Morocco hopes its improved ties with Israel and centuries-old Jewish history will help it offset some of the tourist trade it has lost to the COVID-19 global pandemic by bringing a surge of Israeli visitors once flights resume next month.
In December, the 2 countries agreed to resume diplomatic ties and relaunch direct flights – part of a deal brokered by the United States that also includes Washington’s recognition of Moroccan sovereignty over Western Sahara.
“I was quite afraid to go previously, because it’s an Arab country, even though I was told that tours there were fine. Now that there is peace, I think I can go without fear,” said retired Israeli teacher Rivka Sheetrit, 69, who wants to see where her parents once lived and her forefathers were buried.
“When the skies reopen I plan to go,” Sheetrit added.
Morocco was home to one of the largest and most prosperous Jewish communities in North Africa and the Middle East for centuries until Israel’s founding in 1948. As Jews fled or were expelled from several Arab countries, an estimated quarter of a million left Morocco for Israel from 1948-1964.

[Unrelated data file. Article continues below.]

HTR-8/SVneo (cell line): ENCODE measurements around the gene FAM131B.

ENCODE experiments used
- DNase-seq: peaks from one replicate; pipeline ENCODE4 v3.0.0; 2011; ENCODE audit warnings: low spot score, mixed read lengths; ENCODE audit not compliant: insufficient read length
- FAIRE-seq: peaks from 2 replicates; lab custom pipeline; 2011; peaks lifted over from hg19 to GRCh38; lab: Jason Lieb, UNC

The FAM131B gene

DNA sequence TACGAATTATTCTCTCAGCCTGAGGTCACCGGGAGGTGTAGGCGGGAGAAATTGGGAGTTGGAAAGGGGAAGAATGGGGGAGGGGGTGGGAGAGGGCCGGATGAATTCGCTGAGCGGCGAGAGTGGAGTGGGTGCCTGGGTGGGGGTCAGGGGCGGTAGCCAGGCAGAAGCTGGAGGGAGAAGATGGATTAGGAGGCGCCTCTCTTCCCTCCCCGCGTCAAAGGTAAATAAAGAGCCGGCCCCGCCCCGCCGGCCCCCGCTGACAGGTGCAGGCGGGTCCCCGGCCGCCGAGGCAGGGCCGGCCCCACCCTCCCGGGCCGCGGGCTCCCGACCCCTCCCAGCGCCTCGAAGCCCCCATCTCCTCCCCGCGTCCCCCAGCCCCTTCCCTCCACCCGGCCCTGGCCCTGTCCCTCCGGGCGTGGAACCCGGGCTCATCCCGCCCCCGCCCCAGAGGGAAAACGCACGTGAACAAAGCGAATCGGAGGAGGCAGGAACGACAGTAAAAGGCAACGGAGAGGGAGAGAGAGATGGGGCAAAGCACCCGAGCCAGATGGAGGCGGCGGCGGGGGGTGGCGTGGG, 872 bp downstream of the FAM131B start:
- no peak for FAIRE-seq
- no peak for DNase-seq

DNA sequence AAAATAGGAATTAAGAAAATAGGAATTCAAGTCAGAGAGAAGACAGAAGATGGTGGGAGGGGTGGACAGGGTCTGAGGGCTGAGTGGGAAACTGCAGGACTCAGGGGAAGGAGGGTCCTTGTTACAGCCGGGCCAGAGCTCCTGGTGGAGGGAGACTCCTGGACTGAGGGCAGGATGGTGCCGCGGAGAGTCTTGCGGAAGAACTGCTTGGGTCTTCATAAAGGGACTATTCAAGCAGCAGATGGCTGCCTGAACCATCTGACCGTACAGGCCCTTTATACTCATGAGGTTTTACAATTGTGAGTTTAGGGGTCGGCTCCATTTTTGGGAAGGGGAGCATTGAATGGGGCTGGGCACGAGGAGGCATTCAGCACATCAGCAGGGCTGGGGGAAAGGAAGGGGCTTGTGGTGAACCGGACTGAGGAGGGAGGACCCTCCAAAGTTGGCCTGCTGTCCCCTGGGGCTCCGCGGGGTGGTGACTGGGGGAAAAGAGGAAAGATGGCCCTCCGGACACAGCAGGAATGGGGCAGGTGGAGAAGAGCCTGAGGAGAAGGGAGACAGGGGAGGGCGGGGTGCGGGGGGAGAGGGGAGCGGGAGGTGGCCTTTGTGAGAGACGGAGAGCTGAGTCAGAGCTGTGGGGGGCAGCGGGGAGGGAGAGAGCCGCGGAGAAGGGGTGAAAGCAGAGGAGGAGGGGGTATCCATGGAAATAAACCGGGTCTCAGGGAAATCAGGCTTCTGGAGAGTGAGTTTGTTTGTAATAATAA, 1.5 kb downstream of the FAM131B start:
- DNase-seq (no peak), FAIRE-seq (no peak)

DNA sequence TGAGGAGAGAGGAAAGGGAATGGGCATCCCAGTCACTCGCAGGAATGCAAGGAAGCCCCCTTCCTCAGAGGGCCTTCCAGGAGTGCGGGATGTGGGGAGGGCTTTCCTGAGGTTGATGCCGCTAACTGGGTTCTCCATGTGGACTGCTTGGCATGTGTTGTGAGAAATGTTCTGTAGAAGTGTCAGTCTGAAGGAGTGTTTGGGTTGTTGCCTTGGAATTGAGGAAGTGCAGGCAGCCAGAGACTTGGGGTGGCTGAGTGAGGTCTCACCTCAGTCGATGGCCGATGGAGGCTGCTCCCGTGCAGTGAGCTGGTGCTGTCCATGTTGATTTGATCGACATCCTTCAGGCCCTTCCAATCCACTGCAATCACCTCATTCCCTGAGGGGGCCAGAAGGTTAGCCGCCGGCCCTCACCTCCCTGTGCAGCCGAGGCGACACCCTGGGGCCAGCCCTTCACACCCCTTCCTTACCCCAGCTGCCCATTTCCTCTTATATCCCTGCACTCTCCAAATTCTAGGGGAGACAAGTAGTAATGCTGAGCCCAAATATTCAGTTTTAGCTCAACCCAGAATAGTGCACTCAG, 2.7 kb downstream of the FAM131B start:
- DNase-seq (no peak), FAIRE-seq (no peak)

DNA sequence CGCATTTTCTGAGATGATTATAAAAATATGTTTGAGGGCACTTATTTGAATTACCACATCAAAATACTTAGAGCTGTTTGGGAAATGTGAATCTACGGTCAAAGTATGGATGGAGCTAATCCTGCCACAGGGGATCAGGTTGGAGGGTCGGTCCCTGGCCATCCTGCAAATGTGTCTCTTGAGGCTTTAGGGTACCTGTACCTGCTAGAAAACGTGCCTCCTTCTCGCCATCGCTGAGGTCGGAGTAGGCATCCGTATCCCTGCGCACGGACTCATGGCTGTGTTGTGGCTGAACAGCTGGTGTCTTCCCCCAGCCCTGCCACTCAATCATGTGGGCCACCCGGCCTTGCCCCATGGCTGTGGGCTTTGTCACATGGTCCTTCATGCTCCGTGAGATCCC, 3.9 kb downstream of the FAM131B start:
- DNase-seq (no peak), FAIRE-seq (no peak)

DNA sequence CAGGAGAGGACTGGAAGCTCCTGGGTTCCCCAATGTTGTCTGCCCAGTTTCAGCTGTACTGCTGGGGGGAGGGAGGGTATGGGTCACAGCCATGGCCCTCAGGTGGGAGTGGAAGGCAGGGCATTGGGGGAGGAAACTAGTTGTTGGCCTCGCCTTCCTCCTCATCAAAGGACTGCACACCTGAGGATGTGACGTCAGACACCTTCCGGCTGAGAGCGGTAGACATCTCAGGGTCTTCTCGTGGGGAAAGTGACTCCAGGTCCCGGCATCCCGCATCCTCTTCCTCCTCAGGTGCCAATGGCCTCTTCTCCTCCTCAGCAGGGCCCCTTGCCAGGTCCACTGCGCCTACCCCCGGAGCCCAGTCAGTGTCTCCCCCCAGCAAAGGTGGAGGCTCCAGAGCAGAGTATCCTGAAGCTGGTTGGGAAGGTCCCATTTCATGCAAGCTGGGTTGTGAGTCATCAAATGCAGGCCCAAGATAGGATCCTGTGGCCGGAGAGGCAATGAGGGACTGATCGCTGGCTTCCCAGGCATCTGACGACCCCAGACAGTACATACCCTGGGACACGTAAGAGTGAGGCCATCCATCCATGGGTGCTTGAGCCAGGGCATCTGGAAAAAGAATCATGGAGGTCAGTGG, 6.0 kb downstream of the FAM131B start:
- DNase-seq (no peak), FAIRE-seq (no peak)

Today only about 3,000 Jews remain in Morocco, while hundreds of thousands of Israelis claim some Moroccan ancestry.
Morocco has sought in recent years to recognize the Jewish role in its history. In 2010, it launched a program to restore synagogues, Jewish cemeteries and heritage sites, and reinstated the original names of some Jewish neighborhoods.
Though the numbers of Israeli visitors are likely to be small compared to the total pre-coronavirus tourist flow to Morocco, it could help a sector battered by the pandemic.
Tourism minister Nadia Fettah Alaoui has said she expects 200,000 Israeli visitors in the first year following the resumption of direct flights. That compares to nearly 13 million yearly foreign tourists before the pandemic. Tourism revenue fell by 53.8% to 36.3 billion dirhams ($3.8 billion) in 2020.
In the pretty Moroccan port town of Essaouira, once home to a big Jewish community and still the location of several important shrines, tourism businesses are braced for a boost.
Ayoub Souri, who has a woodcraft shop near a Jewish museum, expects business to thrive: “We look forward to receiving more Jewish tourists after the normalization deal,” he said.